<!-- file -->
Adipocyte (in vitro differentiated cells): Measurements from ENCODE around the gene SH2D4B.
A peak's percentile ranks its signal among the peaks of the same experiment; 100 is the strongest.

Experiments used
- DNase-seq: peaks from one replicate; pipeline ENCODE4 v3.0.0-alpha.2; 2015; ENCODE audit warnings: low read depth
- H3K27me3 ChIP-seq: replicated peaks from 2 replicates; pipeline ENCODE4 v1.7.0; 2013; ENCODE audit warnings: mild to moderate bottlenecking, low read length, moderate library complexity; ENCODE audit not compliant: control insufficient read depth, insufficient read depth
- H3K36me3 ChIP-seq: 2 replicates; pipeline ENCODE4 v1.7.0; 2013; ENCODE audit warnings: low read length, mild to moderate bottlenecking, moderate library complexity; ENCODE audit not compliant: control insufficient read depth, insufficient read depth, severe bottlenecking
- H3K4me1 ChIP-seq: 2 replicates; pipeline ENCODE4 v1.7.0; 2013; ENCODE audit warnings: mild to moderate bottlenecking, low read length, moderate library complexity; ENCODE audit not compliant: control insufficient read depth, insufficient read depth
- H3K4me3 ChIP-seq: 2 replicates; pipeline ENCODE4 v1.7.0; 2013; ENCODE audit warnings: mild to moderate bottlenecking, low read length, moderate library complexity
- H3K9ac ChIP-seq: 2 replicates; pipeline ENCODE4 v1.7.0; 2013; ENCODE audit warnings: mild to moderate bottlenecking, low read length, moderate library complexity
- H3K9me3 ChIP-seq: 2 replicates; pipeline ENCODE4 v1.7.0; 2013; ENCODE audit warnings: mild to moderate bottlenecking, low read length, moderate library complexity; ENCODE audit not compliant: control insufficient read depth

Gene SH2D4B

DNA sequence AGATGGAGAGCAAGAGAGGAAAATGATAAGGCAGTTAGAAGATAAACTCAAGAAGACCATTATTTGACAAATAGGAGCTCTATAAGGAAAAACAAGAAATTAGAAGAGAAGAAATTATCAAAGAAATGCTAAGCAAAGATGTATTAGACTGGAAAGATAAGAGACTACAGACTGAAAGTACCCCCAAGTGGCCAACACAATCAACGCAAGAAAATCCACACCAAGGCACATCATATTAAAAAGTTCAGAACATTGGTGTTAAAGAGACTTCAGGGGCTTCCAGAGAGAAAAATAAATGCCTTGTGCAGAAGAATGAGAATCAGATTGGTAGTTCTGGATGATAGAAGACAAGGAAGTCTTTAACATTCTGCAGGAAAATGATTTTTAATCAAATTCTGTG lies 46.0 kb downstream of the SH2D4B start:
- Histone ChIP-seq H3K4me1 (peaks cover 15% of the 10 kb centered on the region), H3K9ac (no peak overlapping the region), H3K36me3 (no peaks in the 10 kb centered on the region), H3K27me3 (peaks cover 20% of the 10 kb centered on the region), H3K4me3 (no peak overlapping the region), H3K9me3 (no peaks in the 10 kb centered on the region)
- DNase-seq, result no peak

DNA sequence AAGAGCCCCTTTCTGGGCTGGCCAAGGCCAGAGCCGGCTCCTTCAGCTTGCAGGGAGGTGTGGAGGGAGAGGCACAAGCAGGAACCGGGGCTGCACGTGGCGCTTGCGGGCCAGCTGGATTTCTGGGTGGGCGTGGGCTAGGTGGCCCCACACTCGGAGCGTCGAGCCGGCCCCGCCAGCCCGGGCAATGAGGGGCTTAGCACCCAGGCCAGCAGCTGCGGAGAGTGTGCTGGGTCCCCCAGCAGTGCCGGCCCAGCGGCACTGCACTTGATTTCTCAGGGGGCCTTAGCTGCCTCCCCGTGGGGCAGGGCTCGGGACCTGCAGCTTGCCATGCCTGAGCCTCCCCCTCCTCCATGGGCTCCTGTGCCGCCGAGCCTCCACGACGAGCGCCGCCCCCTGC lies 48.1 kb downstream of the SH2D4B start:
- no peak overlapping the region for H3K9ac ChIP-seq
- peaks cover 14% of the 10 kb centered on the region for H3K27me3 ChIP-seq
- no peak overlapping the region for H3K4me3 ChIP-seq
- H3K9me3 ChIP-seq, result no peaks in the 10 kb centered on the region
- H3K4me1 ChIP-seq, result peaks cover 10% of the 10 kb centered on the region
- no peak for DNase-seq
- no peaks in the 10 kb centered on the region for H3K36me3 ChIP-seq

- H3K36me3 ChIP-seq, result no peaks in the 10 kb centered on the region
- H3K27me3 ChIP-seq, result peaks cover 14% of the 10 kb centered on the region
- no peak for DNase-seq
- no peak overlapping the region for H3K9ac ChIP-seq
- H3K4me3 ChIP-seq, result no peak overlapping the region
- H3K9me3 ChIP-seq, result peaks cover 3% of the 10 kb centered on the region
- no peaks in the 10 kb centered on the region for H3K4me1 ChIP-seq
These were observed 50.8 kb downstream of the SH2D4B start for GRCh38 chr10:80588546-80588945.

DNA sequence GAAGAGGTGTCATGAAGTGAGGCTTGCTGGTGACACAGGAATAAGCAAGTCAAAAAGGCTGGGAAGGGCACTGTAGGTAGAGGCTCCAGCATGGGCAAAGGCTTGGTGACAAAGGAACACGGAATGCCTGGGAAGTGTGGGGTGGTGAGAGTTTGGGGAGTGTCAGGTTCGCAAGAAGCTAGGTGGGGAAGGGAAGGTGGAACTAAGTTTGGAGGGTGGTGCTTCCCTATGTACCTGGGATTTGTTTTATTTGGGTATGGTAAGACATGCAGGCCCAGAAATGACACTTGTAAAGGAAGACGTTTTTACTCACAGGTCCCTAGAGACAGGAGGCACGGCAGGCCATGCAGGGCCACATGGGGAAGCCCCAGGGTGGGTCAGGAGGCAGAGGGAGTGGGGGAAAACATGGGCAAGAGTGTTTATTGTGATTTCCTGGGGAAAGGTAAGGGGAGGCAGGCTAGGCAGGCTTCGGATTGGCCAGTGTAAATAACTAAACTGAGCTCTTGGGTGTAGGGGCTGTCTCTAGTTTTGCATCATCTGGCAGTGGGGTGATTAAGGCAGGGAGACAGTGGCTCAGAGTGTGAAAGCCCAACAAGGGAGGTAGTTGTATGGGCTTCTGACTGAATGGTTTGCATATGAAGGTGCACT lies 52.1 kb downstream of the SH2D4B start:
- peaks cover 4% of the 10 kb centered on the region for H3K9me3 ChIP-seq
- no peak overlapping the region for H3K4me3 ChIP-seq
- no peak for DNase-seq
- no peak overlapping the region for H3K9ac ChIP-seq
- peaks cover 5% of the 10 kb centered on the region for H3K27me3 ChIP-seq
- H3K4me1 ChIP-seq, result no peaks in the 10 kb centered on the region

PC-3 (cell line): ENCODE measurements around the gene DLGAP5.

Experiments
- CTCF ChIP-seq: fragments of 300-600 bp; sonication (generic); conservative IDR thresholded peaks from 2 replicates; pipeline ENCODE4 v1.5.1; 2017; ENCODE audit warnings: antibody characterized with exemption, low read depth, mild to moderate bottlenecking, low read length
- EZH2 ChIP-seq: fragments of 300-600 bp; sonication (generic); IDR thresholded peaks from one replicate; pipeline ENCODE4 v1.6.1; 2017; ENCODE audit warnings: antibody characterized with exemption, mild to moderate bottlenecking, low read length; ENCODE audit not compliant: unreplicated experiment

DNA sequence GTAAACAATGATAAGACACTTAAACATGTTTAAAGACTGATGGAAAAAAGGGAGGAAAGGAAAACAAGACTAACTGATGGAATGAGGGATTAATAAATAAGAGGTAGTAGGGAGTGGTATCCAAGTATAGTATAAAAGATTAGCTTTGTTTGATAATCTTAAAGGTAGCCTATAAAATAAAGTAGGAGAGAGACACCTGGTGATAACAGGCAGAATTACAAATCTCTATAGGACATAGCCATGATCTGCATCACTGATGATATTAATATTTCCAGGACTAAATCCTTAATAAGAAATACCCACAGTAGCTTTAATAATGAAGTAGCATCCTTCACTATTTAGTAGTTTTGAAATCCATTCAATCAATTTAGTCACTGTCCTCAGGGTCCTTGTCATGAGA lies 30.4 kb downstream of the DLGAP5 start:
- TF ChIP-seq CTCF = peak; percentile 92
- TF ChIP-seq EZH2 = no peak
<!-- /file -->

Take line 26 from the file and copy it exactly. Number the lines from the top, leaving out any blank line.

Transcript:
- no peak overlapping the region for H3K9ac ChIP-seq